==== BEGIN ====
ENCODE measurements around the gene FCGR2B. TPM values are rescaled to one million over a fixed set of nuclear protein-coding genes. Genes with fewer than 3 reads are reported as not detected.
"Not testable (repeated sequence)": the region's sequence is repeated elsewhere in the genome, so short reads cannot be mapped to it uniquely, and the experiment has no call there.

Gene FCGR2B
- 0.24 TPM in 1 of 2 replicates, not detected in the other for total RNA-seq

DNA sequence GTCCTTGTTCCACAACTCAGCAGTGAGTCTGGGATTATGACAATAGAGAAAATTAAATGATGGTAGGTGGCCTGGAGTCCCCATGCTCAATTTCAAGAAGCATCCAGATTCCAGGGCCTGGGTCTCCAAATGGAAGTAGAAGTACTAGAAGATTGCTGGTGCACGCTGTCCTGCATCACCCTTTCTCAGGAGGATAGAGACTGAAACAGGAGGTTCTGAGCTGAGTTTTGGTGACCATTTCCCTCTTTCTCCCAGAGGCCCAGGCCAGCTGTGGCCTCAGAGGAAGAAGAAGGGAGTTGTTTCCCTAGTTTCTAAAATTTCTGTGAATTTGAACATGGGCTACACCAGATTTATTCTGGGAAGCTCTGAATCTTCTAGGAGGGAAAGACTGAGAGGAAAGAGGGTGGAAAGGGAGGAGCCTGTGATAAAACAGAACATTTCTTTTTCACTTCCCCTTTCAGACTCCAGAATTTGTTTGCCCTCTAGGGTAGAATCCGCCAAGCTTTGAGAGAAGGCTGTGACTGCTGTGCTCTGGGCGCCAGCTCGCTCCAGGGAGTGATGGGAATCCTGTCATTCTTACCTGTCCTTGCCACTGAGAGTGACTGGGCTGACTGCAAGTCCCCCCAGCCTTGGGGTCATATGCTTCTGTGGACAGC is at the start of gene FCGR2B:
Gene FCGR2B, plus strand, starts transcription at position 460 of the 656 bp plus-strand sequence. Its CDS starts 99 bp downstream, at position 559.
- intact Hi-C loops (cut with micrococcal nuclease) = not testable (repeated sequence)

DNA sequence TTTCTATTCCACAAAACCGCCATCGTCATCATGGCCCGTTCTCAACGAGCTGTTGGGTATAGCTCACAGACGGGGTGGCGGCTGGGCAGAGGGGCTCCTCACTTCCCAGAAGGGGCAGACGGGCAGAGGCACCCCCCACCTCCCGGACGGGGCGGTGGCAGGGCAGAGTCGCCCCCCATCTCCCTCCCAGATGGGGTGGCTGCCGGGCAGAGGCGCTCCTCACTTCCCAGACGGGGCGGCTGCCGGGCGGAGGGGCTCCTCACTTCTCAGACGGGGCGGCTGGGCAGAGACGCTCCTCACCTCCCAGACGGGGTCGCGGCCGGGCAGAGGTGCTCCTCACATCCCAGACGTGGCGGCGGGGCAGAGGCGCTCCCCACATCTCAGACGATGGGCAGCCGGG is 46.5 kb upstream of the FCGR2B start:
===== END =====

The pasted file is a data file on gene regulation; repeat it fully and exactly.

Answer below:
ENCODE measurements around the gene FCGR2B. TPM values are rescaled to one million over a fixed set of nuclear protein-coding genes. Genes with fewer than 3 reads are reported as not detected.
"Not testable (repeated sequence)": the region's sequence is repeated elsewhere in the genome, so short reads cannot be mapped to it uniquely, and the experiment has no call there.

Gene FCGR2B
- 0.24 TPM in 1 of 2 replicates, not detected in the other for total RNA-seq

DNA sequence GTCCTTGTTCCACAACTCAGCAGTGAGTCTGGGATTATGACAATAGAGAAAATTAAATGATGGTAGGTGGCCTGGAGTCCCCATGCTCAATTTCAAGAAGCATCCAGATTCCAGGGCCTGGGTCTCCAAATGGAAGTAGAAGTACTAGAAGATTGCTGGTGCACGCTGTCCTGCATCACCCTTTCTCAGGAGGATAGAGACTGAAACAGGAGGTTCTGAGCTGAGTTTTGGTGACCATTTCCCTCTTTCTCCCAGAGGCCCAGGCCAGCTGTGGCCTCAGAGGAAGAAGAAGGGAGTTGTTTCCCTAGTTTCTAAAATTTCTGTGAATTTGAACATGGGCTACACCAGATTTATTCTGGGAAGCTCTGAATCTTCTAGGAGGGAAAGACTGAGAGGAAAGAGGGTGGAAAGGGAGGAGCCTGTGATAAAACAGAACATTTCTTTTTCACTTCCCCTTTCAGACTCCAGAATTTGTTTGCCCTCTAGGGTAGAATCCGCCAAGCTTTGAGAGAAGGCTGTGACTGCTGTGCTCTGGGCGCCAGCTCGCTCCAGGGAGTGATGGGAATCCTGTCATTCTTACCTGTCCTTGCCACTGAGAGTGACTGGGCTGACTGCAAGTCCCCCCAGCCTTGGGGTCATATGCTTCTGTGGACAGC is at the start of gene FCGR2B:
Gene FCGR2B, plus strand, starts transcription at position 460 of the 656 bp plus-strand sequence. Its CDS starts 99 bp downstream, at position 559.
- intact Hi-C loops (cut with micrococcal nuclease) = not testable (repeated sequence)

DNA sequence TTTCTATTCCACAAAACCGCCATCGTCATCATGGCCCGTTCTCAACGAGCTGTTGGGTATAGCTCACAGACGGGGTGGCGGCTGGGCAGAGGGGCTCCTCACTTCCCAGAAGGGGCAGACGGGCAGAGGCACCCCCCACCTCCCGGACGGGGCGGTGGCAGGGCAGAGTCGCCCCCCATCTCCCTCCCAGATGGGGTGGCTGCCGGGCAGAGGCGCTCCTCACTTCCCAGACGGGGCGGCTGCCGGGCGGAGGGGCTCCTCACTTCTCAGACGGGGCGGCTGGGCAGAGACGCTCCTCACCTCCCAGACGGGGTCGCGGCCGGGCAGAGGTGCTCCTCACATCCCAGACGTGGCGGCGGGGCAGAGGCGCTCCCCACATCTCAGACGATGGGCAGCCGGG is 46.5 kb upstream of the FCGR2B start: